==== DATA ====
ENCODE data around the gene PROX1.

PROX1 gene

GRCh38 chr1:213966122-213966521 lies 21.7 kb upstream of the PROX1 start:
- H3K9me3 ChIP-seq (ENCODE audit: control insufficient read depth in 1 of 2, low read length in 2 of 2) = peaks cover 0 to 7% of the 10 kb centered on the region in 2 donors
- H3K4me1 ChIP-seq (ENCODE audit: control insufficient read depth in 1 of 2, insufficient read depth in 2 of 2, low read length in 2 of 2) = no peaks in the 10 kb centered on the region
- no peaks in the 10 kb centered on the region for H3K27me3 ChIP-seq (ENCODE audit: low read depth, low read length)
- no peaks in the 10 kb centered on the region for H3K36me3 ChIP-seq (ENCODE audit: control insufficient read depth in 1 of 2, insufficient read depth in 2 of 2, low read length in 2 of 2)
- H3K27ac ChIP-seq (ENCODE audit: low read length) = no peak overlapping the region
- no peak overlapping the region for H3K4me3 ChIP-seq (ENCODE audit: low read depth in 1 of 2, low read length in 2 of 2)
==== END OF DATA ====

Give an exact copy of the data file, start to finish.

ENCODE data around the gene PROX1.

PROX1 gene

GRCh38 chr1:213966122-213966521 lies 21.7 kb upstream of the PROX1 start:
- H3K9me3 ChIP-seq (ENCODE audit: control insufficient read depth in 1 of 2, low read length in 2 of 2) = peaks cover 0 to 7% of the 10 kb centered on the region in 2 donors
- H3K4me1 ChIP-seq (ENCODE audit: control insufficient read depth in 1 of 2, insufficient read depth in 2 of 2, low read length in 2 of 2) = no peaks in the 10 kb centered on the region
- no peaks in the 10 kb centered on the region for H3K27me3 ChIP-seq (ENCODE audit: low read depth, low read length)
- no peaks in the 10 kb centered on the region for H3K36me3 ChIP-seq (ENCODE audit: control insufficient read depth in 1 of 2, insufficient read depth in 2 of 2, low read length in 2 of 2)
- H3K27ac ChIP-seq (ENCODE audit: low read length) = no peak overlapping the region
- no peak overlapping the region for H3K4me3 ChIP-seq (ENCODE audit: low read depth in 1 of 2, low read length in 2 of 2)